Gustafson continued her dominance at South Shore High School. Clendon coached Megan and her older sister, Emily, when Megan was a sophomore and Emily was a senior. Megan led the state in points scored, Emily led the state in rebounding, and another player on the team led the state in assists. The trio took South Shore to the state tournament.
Coaches across the country noticed. Her pastor, Darrell Nelson, recalls, “She received 17 Division I scholarship offers in high school, and coaches were so desperate to work the angles that both I and our youth pastor at church received calls about her. We even had one coach on a recruiting trip come to church and worship with us to show their interest in Gustafson. The coach told me, ‘She is 6’3” tall, left handed, and runs like a gazelle.'”
In the end, she chose Iowa. “The coaches are very family-oriented people and care about me more than just as a player but as a person,” she said.
Gustafson had a solid first year, starting 14 games and averaging nearly 11 points and seven rebounds per game. She took a big step her sophomore year when she started every game and averaged a double-double with 18.5 points and 10.1 rebounds per game.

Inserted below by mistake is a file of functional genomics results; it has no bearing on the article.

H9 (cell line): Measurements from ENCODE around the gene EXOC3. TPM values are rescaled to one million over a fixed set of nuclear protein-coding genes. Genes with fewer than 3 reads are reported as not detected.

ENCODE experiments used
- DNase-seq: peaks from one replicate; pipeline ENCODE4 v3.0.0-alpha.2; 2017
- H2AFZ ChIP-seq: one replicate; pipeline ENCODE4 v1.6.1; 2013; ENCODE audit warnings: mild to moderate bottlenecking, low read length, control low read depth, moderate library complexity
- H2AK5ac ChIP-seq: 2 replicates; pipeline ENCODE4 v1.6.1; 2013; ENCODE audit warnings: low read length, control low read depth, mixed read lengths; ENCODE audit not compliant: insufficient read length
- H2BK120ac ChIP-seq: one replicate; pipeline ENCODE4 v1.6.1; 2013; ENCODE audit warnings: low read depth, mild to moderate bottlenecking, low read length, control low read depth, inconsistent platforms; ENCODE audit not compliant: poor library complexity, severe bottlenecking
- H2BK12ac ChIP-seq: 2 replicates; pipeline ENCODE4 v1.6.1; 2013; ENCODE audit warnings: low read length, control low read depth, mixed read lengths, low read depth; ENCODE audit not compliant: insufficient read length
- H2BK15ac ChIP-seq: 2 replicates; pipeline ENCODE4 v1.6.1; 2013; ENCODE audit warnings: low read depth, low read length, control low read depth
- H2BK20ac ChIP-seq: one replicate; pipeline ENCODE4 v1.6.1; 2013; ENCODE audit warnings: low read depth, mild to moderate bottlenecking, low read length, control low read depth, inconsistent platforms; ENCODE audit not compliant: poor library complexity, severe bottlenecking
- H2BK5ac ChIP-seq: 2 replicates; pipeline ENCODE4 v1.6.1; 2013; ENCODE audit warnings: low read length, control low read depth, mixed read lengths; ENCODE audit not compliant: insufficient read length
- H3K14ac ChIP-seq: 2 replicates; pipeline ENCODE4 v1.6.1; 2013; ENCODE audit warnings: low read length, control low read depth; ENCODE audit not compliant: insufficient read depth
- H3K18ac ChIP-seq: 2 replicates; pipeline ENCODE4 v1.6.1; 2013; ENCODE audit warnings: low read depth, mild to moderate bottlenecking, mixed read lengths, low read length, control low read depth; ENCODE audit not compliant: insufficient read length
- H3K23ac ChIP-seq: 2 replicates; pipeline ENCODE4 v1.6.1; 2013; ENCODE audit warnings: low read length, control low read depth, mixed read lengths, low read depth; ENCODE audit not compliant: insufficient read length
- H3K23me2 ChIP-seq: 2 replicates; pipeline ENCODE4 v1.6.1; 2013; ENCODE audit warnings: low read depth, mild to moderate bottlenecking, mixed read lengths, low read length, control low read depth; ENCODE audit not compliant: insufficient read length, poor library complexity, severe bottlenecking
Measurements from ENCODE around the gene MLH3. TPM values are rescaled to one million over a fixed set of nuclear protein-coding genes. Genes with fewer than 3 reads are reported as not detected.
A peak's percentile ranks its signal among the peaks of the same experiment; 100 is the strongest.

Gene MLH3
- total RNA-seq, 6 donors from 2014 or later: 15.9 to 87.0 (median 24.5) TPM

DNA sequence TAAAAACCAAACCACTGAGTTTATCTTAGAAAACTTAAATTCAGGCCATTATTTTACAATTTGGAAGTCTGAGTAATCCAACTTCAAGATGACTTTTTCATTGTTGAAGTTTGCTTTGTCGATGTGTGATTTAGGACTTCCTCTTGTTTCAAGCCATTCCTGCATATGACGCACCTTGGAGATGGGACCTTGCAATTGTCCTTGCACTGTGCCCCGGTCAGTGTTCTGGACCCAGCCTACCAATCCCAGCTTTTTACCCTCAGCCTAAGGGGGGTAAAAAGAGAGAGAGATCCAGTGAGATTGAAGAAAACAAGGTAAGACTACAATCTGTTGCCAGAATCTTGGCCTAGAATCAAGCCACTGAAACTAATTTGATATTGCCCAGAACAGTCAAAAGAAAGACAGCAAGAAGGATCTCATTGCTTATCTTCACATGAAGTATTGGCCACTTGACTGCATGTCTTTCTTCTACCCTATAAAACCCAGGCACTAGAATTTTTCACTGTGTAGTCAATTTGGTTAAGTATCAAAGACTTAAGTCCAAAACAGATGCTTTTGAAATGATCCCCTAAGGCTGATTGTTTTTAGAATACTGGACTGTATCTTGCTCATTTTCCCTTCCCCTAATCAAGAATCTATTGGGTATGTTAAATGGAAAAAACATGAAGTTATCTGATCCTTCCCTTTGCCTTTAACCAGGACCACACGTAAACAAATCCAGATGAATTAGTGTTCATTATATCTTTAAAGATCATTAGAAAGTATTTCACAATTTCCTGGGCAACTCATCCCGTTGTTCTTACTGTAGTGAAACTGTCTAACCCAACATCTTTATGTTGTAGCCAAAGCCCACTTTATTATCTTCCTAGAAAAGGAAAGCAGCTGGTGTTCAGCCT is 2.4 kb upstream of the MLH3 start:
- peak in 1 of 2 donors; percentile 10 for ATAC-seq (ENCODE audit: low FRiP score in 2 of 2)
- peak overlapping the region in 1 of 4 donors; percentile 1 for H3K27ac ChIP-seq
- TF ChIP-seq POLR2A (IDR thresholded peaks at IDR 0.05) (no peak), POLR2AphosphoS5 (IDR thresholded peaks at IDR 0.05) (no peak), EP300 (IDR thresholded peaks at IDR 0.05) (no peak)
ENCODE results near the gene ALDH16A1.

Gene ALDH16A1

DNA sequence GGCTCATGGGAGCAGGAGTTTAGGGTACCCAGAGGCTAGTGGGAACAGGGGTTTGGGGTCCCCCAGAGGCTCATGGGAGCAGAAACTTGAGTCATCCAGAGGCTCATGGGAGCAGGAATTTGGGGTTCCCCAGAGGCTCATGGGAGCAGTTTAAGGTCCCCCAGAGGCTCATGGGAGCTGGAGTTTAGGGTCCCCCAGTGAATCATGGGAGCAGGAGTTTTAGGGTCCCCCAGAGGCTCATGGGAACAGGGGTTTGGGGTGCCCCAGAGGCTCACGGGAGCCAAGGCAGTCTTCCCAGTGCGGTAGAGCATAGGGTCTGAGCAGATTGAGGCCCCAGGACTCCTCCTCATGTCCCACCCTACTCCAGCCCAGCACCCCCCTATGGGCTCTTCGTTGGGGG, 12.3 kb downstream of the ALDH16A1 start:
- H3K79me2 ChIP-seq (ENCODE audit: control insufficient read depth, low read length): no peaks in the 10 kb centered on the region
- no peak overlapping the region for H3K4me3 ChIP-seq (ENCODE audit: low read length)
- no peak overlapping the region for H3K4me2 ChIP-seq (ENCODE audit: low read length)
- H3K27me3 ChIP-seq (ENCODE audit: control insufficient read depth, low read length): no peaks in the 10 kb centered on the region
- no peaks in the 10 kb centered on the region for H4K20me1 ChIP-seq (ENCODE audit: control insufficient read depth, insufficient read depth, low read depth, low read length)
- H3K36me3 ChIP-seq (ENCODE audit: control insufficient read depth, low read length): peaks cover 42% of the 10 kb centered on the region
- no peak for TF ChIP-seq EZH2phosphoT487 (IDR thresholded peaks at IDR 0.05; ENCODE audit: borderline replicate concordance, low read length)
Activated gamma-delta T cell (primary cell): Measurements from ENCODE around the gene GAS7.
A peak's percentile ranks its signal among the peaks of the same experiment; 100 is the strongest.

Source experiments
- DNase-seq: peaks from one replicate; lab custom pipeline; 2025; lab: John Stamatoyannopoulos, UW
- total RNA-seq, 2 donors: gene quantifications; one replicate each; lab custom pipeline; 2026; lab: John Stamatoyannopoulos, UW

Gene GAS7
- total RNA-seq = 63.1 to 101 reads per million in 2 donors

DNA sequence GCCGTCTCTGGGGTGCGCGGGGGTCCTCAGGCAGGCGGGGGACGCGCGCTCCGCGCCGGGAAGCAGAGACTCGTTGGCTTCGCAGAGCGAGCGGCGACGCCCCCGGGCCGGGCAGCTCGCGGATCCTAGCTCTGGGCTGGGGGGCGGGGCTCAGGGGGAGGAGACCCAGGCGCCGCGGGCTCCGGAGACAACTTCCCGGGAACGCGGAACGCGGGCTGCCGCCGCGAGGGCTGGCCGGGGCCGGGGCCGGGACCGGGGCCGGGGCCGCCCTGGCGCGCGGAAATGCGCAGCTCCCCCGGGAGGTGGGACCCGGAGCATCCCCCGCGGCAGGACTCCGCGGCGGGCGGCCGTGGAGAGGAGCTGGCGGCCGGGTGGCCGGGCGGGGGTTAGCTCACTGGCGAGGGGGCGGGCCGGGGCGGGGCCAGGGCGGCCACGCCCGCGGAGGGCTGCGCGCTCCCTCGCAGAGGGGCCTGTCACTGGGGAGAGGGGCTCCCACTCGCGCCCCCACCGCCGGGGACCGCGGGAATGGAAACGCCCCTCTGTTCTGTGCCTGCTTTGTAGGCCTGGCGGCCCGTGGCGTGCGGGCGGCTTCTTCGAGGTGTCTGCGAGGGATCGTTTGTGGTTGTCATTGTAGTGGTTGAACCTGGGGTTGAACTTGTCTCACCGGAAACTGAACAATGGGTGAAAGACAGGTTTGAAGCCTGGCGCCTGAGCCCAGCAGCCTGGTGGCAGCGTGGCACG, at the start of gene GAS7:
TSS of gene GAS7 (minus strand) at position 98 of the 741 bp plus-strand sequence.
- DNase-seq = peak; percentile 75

Her performance led her to be named first-team All-Big Ten. Still, the team didn’t perform as expected. After reaching the Sweet 16 in 2015, the year before Gustafson arrived, Iowa missed the tournament her first two years. She knew she needed to add to her repertoire.
“Everyone knows I am predominantly left-handed, so my right hand is something I wanted to work on,” she said. “I would do a bunch of workouts in the summer where I would do post moves with my left hand then double it with my right.”
I’m playing for someone bigger than myself: God, my teammates, my family, and coaches, so that definitely helps keep me grounded.
She even watched highlights of Kareem Abdul-Jabar on YouTube to study the post moves and hook shots that helped the Hall of Famer become the leading scorer in NBA history.